The Trust is known for its secrecy. There’s even rumors of “ghost agents” who use rings of invisibility and sustenance to live their lives entirely unknown. What if evidence surfaced that the Trust wasn’t just training and equipping spies, but that they had magebred a subspecies of gnome, born into the service of the Trust and innately imbued with the ability to evade divination? If you don’t wish to hold on to the culture of the Deep Gnomes, this is a story you could explore. Per the Monster Manual, the svirfneblin can cast nondetection at will—an exceptional tool for a spy. And disguise self and blur are both excellent tools for espionage.
There’s two ways to take this. The first is more benevolent—the process of becoming a Deep Gnome is voluntary, and involves both training and alchemical, arcane treatments—more Captain America than Doctor Moreau. If I went this way, then a player character svirfneblin might be an active agent of the Trust: James Jalius Bonde.
A second approach is to emphasize that the process used to create these Deep Agents is horrifying and that they are forced to serve through lifelong indoctrination and psychological conditioning—that the people of Zilargo don’t know about the svirfneblin and would be horrified if they found out. In this case, I’d emphasize that this is the work of a small sub-branch of the Trust—a semi-rogue agency who has hidden their work from the Triumvirate. The reason for this is to emphasize that if a player character is a svirvneblin who’s broken free, that they aren’t being pursued by the entire Trust, which is a crazy burden to place on a PC; rather, they are dealing with a secret agency WITHIN the Trust, which has limited resources. My inspiration here would be the Bourne Identity series—The hero is hunted by Treadstone, not the entire US government. I’d suggest that the player character is presumed dead, and is trying to stay off the grid. With that in mind, I’d actually be willing to give the Svirfneblin Magic feat, but emphasize that they NEED to stay hidden or they will be targeted by assassins. While it’s a powerful ability, there’s a limited number of scenarios that will actually be broken by nondetection, and I think it’s a fun story to explore.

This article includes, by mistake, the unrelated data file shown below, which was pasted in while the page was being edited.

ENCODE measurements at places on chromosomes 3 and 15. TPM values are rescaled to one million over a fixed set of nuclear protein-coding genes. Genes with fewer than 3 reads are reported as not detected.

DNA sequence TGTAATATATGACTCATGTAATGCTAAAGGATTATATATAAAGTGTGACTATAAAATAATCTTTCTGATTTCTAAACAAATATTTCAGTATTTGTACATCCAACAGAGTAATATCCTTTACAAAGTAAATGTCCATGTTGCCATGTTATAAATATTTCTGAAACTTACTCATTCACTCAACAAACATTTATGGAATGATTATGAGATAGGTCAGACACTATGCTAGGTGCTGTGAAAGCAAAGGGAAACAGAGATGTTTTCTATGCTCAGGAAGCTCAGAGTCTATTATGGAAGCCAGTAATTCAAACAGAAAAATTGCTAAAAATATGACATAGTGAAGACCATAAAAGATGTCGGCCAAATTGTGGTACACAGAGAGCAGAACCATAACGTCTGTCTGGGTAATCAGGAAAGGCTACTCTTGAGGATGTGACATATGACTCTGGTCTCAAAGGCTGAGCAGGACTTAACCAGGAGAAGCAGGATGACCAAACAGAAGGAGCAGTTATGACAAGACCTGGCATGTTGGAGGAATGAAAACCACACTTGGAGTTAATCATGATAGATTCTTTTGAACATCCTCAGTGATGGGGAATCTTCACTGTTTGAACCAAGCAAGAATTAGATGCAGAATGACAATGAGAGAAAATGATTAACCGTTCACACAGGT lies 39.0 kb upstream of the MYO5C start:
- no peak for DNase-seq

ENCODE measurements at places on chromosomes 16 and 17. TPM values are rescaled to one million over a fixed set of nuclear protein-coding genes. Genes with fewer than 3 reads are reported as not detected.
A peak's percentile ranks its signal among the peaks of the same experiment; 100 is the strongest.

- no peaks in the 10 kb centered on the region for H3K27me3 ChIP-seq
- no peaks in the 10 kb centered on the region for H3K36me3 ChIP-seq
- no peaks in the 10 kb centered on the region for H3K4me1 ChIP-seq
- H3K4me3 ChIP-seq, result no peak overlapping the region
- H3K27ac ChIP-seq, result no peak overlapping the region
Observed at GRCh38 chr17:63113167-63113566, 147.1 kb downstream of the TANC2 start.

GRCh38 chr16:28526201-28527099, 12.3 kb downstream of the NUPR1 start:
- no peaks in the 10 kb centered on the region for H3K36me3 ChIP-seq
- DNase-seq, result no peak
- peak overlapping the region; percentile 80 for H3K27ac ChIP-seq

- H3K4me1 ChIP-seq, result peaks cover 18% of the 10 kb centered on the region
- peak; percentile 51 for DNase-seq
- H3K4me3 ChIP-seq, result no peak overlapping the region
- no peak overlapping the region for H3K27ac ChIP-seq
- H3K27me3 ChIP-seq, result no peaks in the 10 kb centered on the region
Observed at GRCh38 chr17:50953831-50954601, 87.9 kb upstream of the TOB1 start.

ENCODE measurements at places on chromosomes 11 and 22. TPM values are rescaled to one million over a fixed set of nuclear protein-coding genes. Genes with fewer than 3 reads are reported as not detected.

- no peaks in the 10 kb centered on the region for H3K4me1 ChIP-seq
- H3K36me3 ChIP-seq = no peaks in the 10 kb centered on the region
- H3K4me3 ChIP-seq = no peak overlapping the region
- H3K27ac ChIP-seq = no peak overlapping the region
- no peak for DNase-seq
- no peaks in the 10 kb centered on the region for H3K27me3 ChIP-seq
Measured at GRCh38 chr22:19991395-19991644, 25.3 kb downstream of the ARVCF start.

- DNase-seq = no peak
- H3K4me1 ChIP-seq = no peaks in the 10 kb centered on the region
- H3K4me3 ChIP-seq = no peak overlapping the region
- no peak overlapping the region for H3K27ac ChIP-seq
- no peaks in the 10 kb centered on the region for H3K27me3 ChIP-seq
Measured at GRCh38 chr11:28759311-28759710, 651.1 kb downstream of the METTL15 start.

A third possibility would be to make the svirfneblin a society of gnomes WITHIN Zilargo who managed to magebreed themselves to induce the natural nondetection and other talents, as a way to avoid being watched Trust. Essentially, a secret enclave of brilliant alchemist artificers who believe that the Trust is watching EVERYONE with divination magic ALL THE TIME—sort of a tinfoil hat conspiracy taken to an amazing extreme!
Would these Eberron deep gnomes still be gray and bald?
The Lorghali deep gnomes would. The idea is that it’s a physical mutation similar to a genasi. In the case of the “Captain America” agent of the Trust or the “Tinfoil Hat” gnome, I’d be inclined to give them the abilities of the deep gnome but not the traditional appearance; in which case Stone Camouflage might be a sort of limited invisibility (given that it works regardless of what the character is wearing, it’s presumable not just based on skin color). With the “Bourne Identity” version of the Trust agent, I personally WOULD keep the gray-and-bald appearance to emphasize how dramatic the experiments were—that they largely DO stay hidden (though again, Svirfneblin Magic gives them limited use of disguise self!). Of course, in that storyline almost no one knows what a deep gnome is; they’d be a curiosity, quite possibly mistaken for some sort of goblin.
Have you used svirfneblin in an Eberron campaign? If so, share your approach in the comments! And if you’ve missed any of the previous gnome articles, check out the Gnomes of Lorghalen and the Gnomes of Pylas Pyrial! And if you want to vote on the topic of the next dragonmark article, check out my Patreon!